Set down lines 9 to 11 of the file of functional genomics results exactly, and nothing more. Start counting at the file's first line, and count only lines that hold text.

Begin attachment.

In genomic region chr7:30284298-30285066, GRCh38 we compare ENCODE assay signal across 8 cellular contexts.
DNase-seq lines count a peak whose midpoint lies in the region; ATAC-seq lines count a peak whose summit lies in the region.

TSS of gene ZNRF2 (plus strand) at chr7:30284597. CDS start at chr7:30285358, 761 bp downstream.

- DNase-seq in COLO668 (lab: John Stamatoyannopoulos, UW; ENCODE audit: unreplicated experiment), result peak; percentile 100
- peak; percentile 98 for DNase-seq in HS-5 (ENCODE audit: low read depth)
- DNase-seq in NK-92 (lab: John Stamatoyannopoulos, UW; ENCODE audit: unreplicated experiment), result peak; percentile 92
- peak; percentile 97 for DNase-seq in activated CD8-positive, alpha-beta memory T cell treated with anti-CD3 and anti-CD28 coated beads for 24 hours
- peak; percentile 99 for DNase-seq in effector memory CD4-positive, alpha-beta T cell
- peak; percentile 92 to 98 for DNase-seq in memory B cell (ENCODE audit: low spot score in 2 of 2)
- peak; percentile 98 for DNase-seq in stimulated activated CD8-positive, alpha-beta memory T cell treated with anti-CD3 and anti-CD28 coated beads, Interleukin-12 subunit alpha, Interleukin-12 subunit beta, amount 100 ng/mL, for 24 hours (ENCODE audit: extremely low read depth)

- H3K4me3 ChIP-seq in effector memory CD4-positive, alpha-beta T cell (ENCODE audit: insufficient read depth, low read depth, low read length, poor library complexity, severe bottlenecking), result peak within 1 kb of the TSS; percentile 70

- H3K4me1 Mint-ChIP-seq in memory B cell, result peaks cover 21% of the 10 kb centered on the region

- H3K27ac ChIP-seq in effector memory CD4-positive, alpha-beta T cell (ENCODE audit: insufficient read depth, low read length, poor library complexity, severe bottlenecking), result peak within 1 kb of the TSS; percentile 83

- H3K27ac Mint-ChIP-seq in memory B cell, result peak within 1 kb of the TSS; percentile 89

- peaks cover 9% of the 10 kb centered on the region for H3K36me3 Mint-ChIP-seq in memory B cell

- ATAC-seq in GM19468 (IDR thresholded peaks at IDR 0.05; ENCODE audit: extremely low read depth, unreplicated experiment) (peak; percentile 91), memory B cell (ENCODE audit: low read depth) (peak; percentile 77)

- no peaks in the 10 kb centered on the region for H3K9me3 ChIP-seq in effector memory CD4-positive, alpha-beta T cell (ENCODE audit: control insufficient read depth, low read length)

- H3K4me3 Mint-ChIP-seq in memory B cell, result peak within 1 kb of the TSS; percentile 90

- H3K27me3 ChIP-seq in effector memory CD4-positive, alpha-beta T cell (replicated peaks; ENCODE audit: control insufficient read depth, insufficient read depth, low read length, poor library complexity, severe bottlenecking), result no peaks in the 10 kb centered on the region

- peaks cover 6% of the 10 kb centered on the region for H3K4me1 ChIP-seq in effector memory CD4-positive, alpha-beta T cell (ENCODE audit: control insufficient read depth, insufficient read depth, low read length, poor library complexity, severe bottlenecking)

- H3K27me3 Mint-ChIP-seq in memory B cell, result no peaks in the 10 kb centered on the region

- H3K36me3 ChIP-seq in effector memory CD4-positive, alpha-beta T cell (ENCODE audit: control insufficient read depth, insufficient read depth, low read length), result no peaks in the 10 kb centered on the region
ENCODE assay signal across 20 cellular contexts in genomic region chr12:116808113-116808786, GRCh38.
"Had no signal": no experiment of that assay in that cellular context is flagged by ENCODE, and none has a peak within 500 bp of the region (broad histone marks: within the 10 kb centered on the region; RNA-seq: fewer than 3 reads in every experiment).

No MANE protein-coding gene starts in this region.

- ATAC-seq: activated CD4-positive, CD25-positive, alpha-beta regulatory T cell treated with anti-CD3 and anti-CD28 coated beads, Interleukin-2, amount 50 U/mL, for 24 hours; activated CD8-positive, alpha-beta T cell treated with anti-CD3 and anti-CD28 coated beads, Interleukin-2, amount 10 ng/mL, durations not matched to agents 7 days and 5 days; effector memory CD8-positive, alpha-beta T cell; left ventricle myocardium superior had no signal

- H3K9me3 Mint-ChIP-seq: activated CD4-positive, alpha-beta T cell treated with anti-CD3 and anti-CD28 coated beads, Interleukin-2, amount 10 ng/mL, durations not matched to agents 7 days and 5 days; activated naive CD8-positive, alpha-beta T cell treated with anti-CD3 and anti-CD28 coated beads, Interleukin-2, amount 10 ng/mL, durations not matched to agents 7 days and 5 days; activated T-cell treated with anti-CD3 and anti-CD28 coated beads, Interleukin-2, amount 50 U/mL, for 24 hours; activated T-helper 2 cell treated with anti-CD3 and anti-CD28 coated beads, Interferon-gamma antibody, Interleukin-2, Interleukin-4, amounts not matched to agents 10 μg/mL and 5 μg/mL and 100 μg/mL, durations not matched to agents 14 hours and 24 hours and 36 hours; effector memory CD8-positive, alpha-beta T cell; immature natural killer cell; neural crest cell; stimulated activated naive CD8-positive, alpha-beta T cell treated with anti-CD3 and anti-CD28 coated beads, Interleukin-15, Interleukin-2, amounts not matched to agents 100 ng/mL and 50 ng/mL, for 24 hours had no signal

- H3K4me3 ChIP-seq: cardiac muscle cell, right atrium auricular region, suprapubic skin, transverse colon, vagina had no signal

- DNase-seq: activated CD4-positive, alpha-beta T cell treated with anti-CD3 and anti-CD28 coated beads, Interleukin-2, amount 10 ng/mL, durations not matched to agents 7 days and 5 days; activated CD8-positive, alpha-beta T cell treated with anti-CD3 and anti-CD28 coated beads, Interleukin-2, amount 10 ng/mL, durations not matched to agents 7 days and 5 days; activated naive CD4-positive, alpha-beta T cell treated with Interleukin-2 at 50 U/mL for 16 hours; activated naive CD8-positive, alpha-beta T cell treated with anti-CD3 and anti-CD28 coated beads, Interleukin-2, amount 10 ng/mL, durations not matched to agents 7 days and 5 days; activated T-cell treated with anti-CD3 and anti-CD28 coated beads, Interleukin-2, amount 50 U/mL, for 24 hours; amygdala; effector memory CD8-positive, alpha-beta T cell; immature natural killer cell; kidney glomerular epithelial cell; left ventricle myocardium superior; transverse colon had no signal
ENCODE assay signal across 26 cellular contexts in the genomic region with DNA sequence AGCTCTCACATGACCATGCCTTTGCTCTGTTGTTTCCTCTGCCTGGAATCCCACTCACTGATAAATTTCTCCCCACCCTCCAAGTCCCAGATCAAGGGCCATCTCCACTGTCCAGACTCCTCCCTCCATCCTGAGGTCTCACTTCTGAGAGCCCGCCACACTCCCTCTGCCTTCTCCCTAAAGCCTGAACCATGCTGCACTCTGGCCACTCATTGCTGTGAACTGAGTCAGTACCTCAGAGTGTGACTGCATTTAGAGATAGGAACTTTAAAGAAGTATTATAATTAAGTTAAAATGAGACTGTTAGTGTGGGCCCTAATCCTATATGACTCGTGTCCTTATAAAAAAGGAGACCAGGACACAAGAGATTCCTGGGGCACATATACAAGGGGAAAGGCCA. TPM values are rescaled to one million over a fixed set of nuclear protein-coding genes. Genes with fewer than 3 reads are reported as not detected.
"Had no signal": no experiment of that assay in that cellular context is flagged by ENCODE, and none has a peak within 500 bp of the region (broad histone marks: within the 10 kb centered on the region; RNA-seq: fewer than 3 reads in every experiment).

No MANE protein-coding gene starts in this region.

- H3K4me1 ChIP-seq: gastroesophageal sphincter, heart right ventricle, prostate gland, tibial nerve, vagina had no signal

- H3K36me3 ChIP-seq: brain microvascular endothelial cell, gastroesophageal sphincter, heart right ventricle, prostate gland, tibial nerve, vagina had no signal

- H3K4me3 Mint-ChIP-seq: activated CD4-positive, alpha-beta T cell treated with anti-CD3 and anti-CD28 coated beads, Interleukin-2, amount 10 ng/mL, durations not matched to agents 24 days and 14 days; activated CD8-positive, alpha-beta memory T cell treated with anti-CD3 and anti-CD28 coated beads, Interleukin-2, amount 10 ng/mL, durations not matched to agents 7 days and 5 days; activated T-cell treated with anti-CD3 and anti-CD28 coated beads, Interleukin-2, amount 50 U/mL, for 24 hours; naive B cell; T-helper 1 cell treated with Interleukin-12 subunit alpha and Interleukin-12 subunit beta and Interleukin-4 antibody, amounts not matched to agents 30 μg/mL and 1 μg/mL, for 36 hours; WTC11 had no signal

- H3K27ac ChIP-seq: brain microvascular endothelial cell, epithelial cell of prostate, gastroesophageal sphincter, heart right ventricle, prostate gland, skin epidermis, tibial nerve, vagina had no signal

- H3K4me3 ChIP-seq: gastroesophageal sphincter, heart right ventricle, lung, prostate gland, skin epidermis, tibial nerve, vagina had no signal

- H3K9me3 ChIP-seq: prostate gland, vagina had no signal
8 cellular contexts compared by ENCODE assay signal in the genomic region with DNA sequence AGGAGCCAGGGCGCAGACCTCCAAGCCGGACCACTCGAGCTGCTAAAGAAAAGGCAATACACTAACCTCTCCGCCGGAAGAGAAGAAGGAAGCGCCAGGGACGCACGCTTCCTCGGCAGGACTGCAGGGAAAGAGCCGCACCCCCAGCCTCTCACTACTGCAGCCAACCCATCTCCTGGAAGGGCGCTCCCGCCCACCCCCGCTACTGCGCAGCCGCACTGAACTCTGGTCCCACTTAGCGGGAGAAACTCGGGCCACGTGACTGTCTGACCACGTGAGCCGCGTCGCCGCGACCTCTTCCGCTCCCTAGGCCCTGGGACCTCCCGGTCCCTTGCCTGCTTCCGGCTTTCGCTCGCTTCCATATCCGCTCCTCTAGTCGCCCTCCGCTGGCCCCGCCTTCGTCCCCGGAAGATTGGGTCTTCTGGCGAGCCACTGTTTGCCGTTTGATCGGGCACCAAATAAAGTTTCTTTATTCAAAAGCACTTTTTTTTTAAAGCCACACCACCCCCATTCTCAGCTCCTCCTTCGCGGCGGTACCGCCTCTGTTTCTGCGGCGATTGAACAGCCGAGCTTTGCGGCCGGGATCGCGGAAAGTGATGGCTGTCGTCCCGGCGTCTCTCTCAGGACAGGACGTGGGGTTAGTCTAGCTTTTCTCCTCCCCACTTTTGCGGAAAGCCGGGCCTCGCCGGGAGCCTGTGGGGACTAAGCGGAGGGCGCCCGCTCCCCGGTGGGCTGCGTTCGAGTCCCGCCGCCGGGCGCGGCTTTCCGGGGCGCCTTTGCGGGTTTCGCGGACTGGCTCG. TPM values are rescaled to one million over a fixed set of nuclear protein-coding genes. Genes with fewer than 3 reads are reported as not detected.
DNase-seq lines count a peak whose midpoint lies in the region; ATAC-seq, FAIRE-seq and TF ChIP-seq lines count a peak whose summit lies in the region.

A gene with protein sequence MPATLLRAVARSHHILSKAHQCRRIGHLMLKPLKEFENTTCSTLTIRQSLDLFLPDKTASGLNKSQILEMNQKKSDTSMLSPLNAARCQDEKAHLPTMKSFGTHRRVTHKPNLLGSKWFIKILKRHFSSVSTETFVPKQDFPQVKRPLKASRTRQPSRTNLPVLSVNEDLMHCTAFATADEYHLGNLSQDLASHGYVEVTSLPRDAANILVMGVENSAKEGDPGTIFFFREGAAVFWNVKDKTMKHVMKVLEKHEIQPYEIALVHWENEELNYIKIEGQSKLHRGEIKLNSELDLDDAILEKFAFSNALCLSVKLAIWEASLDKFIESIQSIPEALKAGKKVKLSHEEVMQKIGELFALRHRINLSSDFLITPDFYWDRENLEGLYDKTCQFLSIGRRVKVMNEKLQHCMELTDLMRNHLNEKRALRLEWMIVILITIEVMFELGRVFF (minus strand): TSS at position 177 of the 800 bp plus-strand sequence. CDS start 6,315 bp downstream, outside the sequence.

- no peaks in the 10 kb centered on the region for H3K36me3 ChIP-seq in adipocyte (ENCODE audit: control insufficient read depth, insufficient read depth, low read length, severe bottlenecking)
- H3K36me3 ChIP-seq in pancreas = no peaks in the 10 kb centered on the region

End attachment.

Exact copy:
- peak; percentile 92 to 98 for DNase-seq in memory B cell (ENCODE audit: low spot score in 2 of 2)
- peak; percentile 98 for DNase-seq in stimulated activated CD8-positive, alpha-beta memory T cell treated with anti-CD3 and anti-CD28 coated beads, Interleukin-12 subunit alpha, Interleukin-12 subunit beta, amount 100 ng/mL, for 24 hours (ENCODE audit: extremely low read depth)

- H3K4me3 ChIP-seq in effector memory CD4-positive, alpha-beta T cell (ENCODE audit: insufficient read depth, low read depth, low read length, poor library complexity, severe bottlenecking), result peak within 1 kb of the TSS; percentile 70